Those of us who have watched EDC over the years have known that EDC doesn’t exercise due diligence, it responds to political interference. EDC supported the Three Gorges dam in China because Prime Minister Chretien told them to, on the eve of the first Team Canada trip to China. Everyone knows Three Gorges is an environmental and human rights disaster in the making. Now it looks as if the dam will be the world’s most notorious white elephant. Three Gorges is expected to have difficulty finding customers for its power. Why? Because its power, at 8¢/kilowatt hour, will be at least twice as expensive as the power from high efficiency gas turbines that are cheaper, cleaner, more efficient, and a more readily available way of providing power to that vast nation. The Three Gorges dam has the Canadian flag all over it. No foreign financiers, public or private, would fund Three Gorges until EDC started the race to the bottom. The Three Gorges dam will haunt the good name of Canadians for generations to come.
EDC watchdogs have also known that EDC misinforms the public. In 1996, EDC President Paul Labbé wrote to Probe International supporters stating that Guyana’s Commission of Inquiry into Cambior’s massive cyanide spill did “not indicate the company was responsible for the spill.” In fact the Commission found exactly the opposite and said that the mining company knew its tailings pond was storing large quantities of a noxious substance that could cause environmental harm and financial loss if it escaped into the Essequibo river. The company, therefore, had a legal obligation to ensure that the substance did not escape, and that the company should be liable for losses and damage.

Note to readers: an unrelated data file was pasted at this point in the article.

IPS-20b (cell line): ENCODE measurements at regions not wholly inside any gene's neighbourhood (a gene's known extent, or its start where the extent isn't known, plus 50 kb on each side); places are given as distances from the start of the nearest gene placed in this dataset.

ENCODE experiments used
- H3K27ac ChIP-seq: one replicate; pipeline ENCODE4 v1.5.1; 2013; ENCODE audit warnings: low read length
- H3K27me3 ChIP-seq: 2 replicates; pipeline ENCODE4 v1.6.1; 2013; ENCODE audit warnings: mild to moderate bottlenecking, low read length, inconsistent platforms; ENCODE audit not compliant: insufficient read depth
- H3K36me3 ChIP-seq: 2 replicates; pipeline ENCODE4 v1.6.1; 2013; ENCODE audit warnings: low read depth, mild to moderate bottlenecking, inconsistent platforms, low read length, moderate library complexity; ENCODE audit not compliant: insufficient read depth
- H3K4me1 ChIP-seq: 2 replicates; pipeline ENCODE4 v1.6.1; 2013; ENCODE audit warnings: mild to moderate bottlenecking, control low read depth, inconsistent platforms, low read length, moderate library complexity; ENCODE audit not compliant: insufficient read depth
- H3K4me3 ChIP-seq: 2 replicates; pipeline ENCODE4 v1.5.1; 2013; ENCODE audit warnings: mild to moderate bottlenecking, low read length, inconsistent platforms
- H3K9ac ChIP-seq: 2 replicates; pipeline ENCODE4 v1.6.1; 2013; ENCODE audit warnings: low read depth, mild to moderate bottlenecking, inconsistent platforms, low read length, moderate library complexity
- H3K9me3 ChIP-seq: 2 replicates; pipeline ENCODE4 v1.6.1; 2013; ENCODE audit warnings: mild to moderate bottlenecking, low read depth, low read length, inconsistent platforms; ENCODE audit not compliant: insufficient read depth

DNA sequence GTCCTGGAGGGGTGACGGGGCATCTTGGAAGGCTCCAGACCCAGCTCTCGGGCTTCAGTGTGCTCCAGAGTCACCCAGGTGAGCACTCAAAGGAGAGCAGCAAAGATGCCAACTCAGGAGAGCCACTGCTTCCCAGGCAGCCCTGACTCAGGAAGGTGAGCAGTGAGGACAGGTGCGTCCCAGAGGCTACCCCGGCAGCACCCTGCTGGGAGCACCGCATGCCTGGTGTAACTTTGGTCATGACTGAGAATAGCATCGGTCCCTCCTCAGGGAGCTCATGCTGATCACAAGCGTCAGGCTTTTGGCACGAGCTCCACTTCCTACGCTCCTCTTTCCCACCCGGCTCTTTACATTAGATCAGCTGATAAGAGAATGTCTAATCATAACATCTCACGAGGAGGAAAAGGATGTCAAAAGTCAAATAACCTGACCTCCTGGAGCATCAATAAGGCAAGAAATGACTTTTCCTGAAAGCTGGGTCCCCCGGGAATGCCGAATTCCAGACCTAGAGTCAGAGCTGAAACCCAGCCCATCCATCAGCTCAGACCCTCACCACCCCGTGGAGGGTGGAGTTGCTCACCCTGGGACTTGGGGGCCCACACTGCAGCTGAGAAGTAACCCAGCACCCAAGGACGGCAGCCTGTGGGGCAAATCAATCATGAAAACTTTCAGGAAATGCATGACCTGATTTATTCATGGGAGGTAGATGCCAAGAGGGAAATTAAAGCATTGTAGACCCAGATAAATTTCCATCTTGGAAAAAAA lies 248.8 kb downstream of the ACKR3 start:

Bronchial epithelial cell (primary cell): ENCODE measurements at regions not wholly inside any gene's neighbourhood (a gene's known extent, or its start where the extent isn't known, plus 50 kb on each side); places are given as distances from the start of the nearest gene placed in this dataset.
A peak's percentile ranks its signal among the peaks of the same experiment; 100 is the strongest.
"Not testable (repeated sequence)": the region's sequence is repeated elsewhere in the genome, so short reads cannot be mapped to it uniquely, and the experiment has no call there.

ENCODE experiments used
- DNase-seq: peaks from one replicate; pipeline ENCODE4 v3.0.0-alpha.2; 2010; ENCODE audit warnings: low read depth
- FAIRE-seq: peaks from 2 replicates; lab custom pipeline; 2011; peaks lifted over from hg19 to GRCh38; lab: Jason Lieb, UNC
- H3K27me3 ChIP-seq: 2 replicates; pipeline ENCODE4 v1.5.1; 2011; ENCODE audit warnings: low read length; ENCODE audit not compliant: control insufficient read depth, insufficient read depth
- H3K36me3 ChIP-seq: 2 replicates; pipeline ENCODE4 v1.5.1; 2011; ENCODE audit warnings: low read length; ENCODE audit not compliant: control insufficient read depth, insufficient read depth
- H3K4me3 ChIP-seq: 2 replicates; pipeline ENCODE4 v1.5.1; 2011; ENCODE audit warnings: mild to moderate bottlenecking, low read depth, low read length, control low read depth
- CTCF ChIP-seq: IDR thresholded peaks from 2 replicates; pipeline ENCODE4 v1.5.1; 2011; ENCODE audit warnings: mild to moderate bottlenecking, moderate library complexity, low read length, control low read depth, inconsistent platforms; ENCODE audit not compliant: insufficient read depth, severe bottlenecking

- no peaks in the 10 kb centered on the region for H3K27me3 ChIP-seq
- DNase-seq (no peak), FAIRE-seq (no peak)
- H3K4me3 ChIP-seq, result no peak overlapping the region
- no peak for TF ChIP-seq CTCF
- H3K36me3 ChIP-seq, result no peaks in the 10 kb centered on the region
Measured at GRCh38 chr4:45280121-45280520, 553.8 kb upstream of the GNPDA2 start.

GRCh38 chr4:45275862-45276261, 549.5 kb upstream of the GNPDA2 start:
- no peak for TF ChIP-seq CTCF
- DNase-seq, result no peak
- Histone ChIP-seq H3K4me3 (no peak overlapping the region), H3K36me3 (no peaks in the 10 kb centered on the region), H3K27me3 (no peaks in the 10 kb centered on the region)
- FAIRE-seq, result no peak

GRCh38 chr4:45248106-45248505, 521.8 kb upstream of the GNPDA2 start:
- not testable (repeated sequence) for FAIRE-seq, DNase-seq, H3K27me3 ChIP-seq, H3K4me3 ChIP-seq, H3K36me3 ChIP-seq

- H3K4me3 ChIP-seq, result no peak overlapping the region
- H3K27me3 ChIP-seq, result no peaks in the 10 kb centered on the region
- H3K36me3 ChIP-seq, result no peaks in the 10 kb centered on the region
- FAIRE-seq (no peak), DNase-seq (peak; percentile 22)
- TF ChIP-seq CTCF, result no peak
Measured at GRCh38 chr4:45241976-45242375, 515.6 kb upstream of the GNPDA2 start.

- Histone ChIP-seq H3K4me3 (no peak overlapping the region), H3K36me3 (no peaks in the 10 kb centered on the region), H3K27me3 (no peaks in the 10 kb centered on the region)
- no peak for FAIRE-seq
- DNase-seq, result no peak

EDC shamelessly uses economic double-speak. To the Canadian taxpayer, EDC claims it makes Canadian exporters competitive as if those exporters produce a better product than their competitors. But to EDC and its clients, here is what “competitive” really means. In 1986, when speaking to the Canadian Exporters’ Association, Peter Haines (a former CIDA Vice President) explained that “The best way to be competitive is, of course, to avoid the competition altogether and that is essentially what … we did on the Chamera Hydro Project in India.” Mr. Haines was referring to the $650 million in cofinancing from CIDA and EDC that helped lock up the contracts for Canadian companies. He admitted that “there are immense front-end costs in taking a project off the market,” but he argued that these costs were well worth bearing.
Lastly, let me turn to the issue of disclosure. EDC’s exemption from the Access to Information Act gives EDC the power to shelter its activities and the financial liabilities it is creating in the name of taxpayers, from scrutiny. Without the good faith and credit of the Canadian taxpayers, there would be no EDC. Yet, here is what is deemed too commercially confidential for Canadians to know. Because we can’t see a list of EDC’s loans, insurance packages, and guarantees (as we can with the World Bank, for example), it is difficult to tell if the portfolio is sufficiently diverse to protect taxpayers. Nor can we know (as we think is the case), if relatively few large firms are getting the lion’s share of EDC support. We don’t know if the rules and regulations laid out by the Office of the Superintendent of Financial Institutions and the Bank for International Settlement for the private sector are adhered to by EDC. We can’t even know which exports, projects, and foreign investments Canadian citizens are backi.